Multiple Vessel Recanalization Results in High Limb Salvage Rate

Alice Goodman

November 25, 2010

November 25, 2010 (New York, New York) — New endovascular techniques and devices are enabling the salvage of limbs and the restoration of ambulation in diabetic patients with critical limb ischemia who previously would have required amputation. The approach involves arterial and venous recanalization prior to addressing diabetic ulcers.

Here at the 37th Annual VEITH Symposium, Marco Manzi, MD, from Policlinico Abano Terme, Vincenza, Italy, reported a salvage rate better than 97% with his multiple-vessel recanalization technique in 1019 diabetic patients with critical limb ischemia treated at his institution between January 2007 and September 2010.

"The old concept was to recanalize 1 vessel. Now we know that is not enough. We need to revascularize at least 2 or 3 vessels and, when possible, the foot arteries for inflow to the limb and outflow to the foot," he explained. The new approach relies on wound-related artery recanalization and foot vessel revascularization, he emphasized.

"You need to identify the wound-related artery and treat that vessel first. This will give you a shorter recovery time and is the best surgical treatment," he explained. "This different clinical approach rests on the observation that it is not enough to reopen a vessel. You need to think about the areas of blood supply to the wound."

To identify the wound-related artery, Dr. Manzi studies different angulations of the foot/limb on angiography with contrast to show the area(s) of occlusion.

Of 1019 patients treated in the past 3 years, 319 were completely revascularized and 207 were partially revascularized. Complete or partial success rate was 51.6%.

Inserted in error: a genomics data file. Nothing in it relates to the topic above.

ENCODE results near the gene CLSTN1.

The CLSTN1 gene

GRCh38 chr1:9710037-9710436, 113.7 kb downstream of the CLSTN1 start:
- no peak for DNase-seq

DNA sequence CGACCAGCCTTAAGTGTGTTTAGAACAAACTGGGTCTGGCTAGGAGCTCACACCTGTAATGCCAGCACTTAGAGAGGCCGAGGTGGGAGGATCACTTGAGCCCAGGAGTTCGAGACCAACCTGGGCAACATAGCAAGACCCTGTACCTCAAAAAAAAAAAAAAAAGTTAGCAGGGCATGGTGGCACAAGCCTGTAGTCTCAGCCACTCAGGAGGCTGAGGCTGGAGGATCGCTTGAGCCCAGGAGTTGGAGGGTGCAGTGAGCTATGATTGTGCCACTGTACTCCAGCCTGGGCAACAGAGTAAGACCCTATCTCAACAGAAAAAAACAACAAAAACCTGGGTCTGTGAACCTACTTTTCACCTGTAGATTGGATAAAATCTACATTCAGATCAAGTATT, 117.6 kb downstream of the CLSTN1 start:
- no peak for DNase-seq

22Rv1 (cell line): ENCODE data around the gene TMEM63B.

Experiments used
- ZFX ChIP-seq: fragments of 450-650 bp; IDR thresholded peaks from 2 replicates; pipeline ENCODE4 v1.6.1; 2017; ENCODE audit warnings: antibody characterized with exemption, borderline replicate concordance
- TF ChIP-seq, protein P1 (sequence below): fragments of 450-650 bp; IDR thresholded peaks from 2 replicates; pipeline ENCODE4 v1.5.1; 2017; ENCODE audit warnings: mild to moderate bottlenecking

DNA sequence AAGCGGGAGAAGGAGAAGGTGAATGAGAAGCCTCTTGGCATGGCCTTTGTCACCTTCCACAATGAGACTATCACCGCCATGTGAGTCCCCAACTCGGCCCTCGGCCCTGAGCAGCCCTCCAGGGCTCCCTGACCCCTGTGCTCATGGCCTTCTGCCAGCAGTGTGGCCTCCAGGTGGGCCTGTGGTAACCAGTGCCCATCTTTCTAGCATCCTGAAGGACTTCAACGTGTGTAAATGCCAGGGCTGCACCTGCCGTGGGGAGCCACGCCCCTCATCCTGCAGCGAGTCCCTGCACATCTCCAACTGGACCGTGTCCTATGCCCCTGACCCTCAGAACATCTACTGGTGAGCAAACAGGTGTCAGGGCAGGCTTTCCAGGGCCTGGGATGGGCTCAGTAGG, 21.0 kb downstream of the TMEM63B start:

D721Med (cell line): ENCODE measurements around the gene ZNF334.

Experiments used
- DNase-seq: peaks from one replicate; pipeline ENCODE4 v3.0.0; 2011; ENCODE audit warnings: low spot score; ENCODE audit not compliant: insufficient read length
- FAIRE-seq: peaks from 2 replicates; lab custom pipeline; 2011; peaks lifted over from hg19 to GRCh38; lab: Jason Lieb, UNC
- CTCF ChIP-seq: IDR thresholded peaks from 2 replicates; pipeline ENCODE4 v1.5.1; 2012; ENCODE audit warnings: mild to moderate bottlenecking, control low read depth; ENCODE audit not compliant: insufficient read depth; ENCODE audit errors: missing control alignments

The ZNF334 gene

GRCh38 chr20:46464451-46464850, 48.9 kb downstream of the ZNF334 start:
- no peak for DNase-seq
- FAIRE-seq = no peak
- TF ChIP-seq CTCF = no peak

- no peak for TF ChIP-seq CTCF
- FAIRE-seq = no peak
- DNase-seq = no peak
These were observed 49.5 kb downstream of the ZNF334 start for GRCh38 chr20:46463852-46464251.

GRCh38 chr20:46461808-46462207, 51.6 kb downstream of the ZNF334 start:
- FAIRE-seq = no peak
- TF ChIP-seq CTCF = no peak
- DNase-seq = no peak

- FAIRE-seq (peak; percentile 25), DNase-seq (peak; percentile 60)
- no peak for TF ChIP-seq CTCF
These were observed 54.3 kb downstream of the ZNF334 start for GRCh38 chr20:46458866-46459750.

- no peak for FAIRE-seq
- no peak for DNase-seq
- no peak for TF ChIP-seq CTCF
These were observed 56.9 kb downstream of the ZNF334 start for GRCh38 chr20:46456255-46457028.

The failure rate was 48.4%. Dr. Manzi attributes the failure to revascularize to a number of technical limitations of his technique, including severe calcifications and anatomic variations that made treatment challenging. Despite incomplete revascularization in this group, Rutherford class improved in nearly 30%, he said.

Patients were followed for a mean of 9.7 years. Limb salvage was 97.2%, and ambulatory function was restored in 78% of patients. Unplanned major amputations occurred in 2.5% of patients, and planned minor amputations (below the ankle) were performed in 32.3%.

Dr. Manzi's technique involves a pedal-plantar loop technique, which uses 2 wires to improve and maintain outflow in the wound-related arteries and to rescue patients who have failed on other treatments.

"Even if you avoid amputation, the important end point is whether you can walk again. This is a different end point from limb salvage," he noted.

Dr. Manzi's results are impressive, stated Claudio Rabbia, MD, from Hospital Molinette, Turin, Italy, an interventionalist who performs endovascular procedures on diabetic limbs and feet. However, he pointed out that Dr. Manzi works at a specialized diabetic foot center with multidisciplinary support, performing about 800 of these procedures each year.

"He performs extreme interventions involving foot circulation. Others should follow his lead and incorporate his techniques for distal surgery [i.e. below the knee]," Dr. Rabbia said. "But if you want to follow his experience, you would have to visit his center to see how he does it. It is complex, but he does the same job every day."

Dr. Manzi reports financial ties with Abbott Vascular, Clearstream Scientific Boarder, EV3: Proctor, and Boston Scientific: Proctor. Dr. Robbia reports serving as a consultant for Abbott Vascular and MedRad.

37th Annual VEITH Symposium. Presented November  18, 2010.

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